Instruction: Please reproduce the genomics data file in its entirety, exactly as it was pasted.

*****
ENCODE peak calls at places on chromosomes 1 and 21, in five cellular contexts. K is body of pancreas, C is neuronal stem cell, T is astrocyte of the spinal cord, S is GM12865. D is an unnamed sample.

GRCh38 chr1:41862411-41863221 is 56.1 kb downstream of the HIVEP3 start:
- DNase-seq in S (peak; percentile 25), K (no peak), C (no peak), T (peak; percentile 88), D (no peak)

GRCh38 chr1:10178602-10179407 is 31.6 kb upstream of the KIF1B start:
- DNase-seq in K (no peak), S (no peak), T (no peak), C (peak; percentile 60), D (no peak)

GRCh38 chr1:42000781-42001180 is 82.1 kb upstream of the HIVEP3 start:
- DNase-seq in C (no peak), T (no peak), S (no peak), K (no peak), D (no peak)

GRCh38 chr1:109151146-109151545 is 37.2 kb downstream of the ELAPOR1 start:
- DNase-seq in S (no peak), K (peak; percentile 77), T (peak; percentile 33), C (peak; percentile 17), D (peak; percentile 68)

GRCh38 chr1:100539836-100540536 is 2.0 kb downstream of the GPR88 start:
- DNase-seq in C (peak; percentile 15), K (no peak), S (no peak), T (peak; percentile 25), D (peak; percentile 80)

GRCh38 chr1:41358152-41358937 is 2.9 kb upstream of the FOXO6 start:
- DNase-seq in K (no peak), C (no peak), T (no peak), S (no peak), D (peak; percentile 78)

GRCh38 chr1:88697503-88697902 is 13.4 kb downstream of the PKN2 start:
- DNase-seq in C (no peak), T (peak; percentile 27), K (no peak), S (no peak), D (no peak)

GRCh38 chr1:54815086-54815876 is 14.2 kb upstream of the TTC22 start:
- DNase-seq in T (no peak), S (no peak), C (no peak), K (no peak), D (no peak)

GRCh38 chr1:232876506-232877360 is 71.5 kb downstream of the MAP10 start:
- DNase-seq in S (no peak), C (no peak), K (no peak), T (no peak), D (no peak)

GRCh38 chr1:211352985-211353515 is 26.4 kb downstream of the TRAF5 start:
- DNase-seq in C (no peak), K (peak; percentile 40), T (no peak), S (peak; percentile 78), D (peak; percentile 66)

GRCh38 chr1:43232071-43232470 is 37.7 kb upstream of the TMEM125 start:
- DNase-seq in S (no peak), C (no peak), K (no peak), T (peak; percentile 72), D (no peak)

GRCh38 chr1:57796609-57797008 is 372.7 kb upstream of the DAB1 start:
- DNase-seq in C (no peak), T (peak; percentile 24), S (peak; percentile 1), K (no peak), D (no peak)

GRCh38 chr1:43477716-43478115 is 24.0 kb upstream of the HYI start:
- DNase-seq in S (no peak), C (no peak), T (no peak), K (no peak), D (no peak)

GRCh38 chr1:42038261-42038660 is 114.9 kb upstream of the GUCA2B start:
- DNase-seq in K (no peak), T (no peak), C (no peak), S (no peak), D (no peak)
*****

ENCODE peak calls at places on chromosomes 1 and 21, in five cellular contexts. K is body of pancreas, C is neuronal stem cell, T is astrocyte of the spinal cord, S is GM12865. D is an unnamed sample.

GRCh38 chr1:41862411-41863221 is 56.1 kb downstream of the HIVEP3 start:
- DNase-seq in S (peak; percentile 25), K (no peak), C (no peak), T (peak; percentile 88), D (no peak)

GRCh38 chr1:10178602-10179407 is 31.6 kb upstream of the KIF1B start:
- DNase-seq in K (no peak), S (no peak), T (no peak), C (peak; percentile 60), D (no peak)

GRCh38 chr1:42000781-42001180 is 82.1 kb upstream of the HIVEP3 start:
- DNase-seq in C (no peak), T (no peak), S (no peak), K (no peak), D (no peak)

GRCh38 chr1:109151146-109151545 is 37.2 kb downstream of the ELAPOR1 start:
- DNase-seq in S (no peak), K (peak; percentile 77), T (peak; percentile 33), C (peak; percentile 17), D (peak; percentile 68)

GRCh38 chr1:100539836-100540536 is 2.0 kb downstream of the GPR88 start:
- DNase-seq in C (peak; percentile 15), K (no peak), S (no peak), T (peak; percentile 25), D (peak; percentile 80)

GRCh38 chr1:41358152-41358937 is 2.9 kb upstream of the FOXO6 start:
- DNase-seq in K (no peak), C (no peak), T (no peak), S (no peak), D (peak; percentile 78)

GRCh38 chr1:88697503-88697902 is 13.4 kb downstream of the PKN2 start:
- DNase-seq in C (no peak), T (peak; percentile 27), K (no peak), S (no peak), D (no peak)

GRCh38 chr1:54815086-54815876 is 14.2 kb upstream of the TTC22 start:
- DNase-seq in T (no peak), S (no peak), C (no peak), K (no peak), D (no peak)

GRCh38 chr1:232876506-232877360 is 71.5 kb downstream of the MAP10 start:
- DNase-seq in S (no peak), C (no peak), K (no peak), T (no peak), D (no peak)

GRCh38 chr1:211352985-211353515 is 26.4 kb downstream of the TRAF5 start:
- DNase-seq in C (no peak), K (peak; percentile 40), T (no peak), S (peak; percentile 78), D (peak; percentile 66)

GRCh38 chr1:43232071-43232470 is 37.7 kb upstream of the TMEM125 start:
- DNase-seq in S (no peak), C (no peak), K (no peak), T (peak; percentile 72), D (no peak)

GRCh38 chr1:57796609-57797008 is 372.7 kb upstream of the DAB1 start:
- DNase-seq in C (no peak), T (peak; percentile 24), S (peak; percentile 1), K (no peak), D (no peak)

GRCh38 chr1:43477716-43478115 is 24.0 kb upstream of the HYI start:
- DNase-seq in S (no peak), C (no peak), T (no peak), K (no peak), D (no peak)

GRCh38 chr1:42038261-42038660 is 114.9 kb upstream of the GUCA2B start:
- DNase-seq in K (no peak), T (no peak), C (no peak), S (no peak), D (no peak)